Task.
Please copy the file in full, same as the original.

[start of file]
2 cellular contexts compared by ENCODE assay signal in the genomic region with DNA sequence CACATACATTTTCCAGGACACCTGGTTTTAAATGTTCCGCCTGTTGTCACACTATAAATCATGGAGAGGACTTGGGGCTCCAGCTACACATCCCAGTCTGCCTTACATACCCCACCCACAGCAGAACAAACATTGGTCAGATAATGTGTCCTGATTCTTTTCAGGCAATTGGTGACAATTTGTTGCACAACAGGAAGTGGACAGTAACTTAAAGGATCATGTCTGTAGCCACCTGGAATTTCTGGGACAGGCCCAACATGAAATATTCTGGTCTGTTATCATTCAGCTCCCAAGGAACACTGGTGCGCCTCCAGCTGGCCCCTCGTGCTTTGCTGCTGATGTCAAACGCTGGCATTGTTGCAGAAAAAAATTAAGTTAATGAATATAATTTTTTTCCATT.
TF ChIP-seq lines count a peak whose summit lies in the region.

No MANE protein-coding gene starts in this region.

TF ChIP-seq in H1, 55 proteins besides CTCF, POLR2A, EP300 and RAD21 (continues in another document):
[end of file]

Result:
2 cellular contexts compared by ENCODE assay signal in the genomic region with DNA sequence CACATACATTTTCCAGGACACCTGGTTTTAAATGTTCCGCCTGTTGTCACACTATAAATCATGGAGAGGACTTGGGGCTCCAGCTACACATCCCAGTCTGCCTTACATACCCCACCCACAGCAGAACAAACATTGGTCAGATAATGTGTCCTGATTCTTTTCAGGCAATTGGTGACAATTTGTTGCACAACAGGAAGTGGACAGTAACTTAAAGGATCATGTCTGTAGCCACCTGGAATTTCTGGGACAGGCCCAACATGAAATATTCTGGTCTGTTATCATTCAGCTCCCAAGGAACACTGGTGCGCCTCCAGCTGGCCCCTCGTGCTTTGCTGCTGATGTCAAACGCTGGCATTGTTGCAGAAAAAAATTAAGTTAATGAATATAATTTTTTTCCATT.
TF ChIP-seq lines count a peak whose summit lies in the region.

No MANE protein-coding gene starts in this region.

TF ChIP-seq in H1, 55 proteins besides CTCF, POLR2A, EP300 and RAD21 (continues in another document):